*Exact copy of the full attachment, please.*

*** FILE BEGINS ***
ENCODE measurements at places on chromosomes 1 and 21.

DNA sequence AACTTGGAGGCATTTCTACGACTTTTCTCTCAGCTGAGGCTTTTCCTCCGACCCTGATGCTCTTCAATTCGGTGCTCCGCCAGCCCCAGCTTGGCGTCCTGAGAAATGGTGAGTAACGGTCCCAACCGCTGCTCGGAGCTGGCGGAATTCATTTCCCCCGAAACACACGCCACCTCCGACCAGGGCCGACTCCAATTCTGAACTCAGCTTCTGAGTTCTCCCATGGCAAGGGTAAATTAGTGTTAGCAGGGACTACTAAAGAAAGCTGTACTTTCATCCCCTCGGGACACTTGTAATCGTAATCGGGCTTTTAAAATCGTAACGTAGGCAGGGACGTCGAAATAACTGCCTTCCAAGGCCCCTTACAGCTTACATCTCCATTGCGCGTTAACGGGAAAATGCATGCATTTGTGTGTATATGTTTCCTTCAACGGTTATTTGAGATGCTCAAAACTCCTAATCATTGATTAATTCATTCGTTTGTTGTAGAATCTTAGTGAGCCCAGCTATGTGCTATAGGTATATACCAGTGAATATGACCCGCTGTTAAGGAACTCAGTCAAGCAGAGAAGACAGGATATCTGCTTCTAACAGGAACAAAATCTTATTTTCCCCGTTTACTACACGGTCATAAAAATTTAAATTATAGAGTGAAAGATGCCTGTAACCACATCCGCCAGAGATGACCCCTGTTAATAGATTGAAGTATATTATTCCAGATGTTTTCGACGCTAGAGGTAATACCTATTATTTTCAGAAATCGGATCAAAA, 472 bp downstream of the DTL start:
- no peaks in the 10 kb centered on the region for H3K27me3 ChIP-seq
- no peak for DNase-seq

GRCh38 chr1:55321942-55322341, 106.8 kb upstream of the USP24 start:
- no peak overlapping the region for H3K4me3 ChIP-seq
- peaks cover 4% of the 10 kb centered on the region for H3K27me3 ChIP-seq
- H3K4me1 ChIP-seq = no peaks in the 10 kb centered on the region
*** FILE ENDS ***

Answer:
ENCODE measurements at places on chromosomes 1 and 21.

DNA sequence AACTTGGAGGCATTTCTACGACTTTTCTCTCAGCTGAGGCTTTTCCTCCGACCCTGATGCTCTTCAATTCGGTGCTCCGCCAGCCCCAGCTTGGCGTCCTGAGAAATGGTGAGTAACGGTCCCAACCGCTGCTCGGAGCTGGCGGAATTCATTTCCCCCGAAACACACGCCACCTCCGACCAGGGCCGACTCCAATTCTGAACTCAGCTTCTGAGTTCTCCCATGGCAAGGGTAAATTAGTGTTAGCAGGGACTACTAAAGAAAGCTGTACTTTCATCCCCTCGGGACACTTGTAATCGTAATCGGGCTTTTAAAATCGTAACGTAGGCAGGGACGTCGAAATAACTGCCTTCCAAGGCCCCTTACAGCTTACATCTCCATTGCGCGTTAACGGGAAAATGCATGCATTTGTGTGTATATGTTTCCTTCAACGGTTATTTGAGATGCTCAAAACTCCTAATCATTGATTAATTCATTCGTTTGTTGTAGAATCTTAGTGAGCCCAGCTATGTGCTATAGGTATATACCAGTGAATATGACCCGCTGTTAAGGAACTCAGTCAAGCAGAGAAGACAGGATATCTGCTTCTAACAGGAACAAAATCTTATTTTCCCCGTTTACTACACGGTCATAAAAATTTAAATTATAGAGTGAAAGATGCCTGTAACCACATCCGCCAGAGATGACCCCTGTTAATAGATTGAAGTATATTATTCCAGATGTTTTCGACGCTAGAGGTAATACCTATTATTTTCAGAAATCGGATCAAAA, 472 bp downstream of the DTL start:
- no peaks in the 10 kb centered on the region for H3K27me3 ChIP-seq
- no peak for DNase-seq

GRCh38 chr1:55321942-55322341, 106.8 kb upstream of the USP24 start:
- no peak overlapping the region for H3K4me3 ChIP-seq
- peaks cover 4% of the 10 kb centered on the region for H3K27me3 ChIP-seq
- H3K4me1 ChIP-seq = no peaks in the 10 kb centered on the region